Rapaport Magazine
Style & Design

Rocking the auction market

Emeralds are topping the charts at sales worldwide, and Colombian is still the hottest variety.

By Carol Besler

Even during Covid-19, the pre-owned market for high-value gems has remained rock-solid, and emerald is among the rocks that have held their value.

“Twenty years ago, colorless diamonds were king at auction, but buyers today have shifted their attention toward seeking out top-quality colored gems, including extraordinary emeralds,” says Caroline Morrissey, director of jewelry for Bonhams New York. “In 2017, the world record price per carat for an emerald exceeded that of a colorless diamond, and that represents a big shift.”

The gem in question was the 18.04-carat Rockefeller emerald, which sold to Harry Winston at a 2017 Christie’s auction for $5.5 million — a per-carat price of $305,516. In contrast, the record-holder for most expensive individual colorless diamond at auction is the 76.02-carat Archduke Joseph, which sold at a 2012 Christie’s auction for $21.5 million, or $282,485 per carat, according to British luxury consultancy Knight Frank. “Colored gemstones continue to outperform the wider jewelry market,” it concluded in its 2019 Luxury Investment Index.

All the big names

Christie’s saw a decline in the demand for emeralds during the late 1990s, says Daphne Lingon, head of jewelry for Christie’s Americas, but in recent years, “that has changed significantly.” Aside from the Rockefeller-Winston emerald, as the stone is now named, she cites the emerald and diamond pieces from the collection of Elizabeth Taylor, which sold in 2011 in “one of the most important emerald moments at auction in the past 20 years.” Pieces included two outstanding emerald rings — one selling for $6.6 million, or $280,413 per carat, and the other for $3.3 million, or $182,393 per carat.

Emeralds in antique jewels with aristocratic provenance are in high demand, according to Marie-Beatrice Morin, head of PR for the luxury division at Sotheby’s. She references an emerald and diamond parure from circa 1770 that recently sold for nearly $1.1 million. Featuring 14 Colombian emeralds, the necklace was from the collection of the Marquis de Guirior.

Signed jewels also remain strong. “Harry Winston and Bulgari are two of the standouts, in my opinion,” comments Lingon.

Morrissey cites the same two maisons, as well as Van Cleef & Arpels and Cartier. Smaller, exclusive jewelers can also top the charts, she adds, including Hennell, “a British jeweler on par with Cartier.” Among the Hennell pieces Bonhams has sold is a necklace with a Colombian emerald — likely taken from an earlier Mughal jewel — that fetched nearly $1.9 million.

The African angle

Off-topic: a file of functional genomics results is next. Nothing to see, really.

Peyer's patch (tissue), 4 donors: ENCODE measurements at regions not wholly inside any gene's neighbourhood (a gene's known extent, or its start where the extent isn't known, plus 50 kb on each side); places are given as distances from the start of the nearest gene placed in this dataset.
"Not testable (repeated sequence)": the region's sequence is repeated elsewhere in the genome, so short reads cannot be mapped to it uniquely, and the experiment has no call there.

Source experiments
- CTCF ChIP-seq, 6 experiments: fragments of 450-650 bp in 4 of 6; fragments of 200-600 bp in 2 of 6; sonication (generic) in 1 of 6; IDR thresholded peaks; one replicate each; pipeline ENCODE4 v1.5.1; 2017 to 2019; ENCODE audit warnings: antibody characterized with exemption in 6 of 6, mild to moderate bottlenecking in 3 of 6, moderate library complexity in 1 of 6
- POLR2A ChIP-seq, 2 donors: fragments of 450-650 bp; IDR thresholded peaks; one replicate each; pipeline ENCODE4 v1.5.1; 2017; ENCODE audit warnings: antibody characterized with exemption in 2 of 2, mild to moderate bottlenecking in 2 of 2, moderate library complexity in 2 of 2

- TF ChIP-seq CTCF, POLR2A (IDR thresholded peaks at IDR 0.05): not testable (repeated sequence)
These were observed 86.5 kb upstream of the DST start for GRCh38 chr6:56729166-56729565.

Gem origin, however, is the reigning value factor. “Top-quality emeralds of Colombian origin cause bidders from around the world to engage in fierce competition,” says Morrissey. “Gems from other origins are gaining ground, [with] beautiful emerald specimens being found in Africa — Zambia and Mozambique.”

Miner Gemfields has held 41 auctions since 2009, according to the Knight Frank report — 30 for Zambian emeralds and 11 for Mozambican rubies, worth more than $1 billion in combined auction revenue. But can the Zambian specimens fetch the same prices as Colombian?

“The market is still much stronger for emeralds of Colombian origin,” says Morin. “Therefore, we tend not to have many examples of other origins [among] our sales” at Sotheby’s.

Morrissey affirms that the Zambian emeralds are available at “a much more affordable price point.”

Christie’s has “seen an increase in demand for emeralds from regions like Zambia, and I hope that will continue,” says Lingon. However, she adds, “gem-quality emeralds from Colombia, like Burma rubies, remain the gold standard among collectors globally.”

Ultimately, the choice is “really personal,” says Sara Payne Thomeier, head of jewels for the Americas at Phillips. “Some of the new geographical locations produce gem-quality emeralds, but the hue of the green varies from place to place. Emeralds from Colombia are vivid green. Those found elsewhere almost always appear in igneous rocks and have a slightly bluish hue.”

Far-reaching appeal

As for buyers, they are scattered around the globe, partly due to the ease of online bidding and livestreaming. Instead of dampening the auction market, Covid-19 has had the effect of increasing online participation, introducing a new audience to the auction experience.

“In an increasingly global market, buyers have become accustomed to purchasing based on video and images if they cannot preview in person,” says Morrissey.

Certain regions show greater interest in emeralds than others do. “While there is a strong demand for emeralds worldwide, some areas have specifically strong associations with the stone, including India and most of East Asia,” reports Payne Thomeier.

Can emeralds’ importance strengthen in Western minds as well? For now, it is likely to remain an exotic alternative to diamonds as a gift of love. In the meantime, these green treasures are holding their own on the auction market.

Article from the Rapaport Magazine - August 2021. To subscribe click here.

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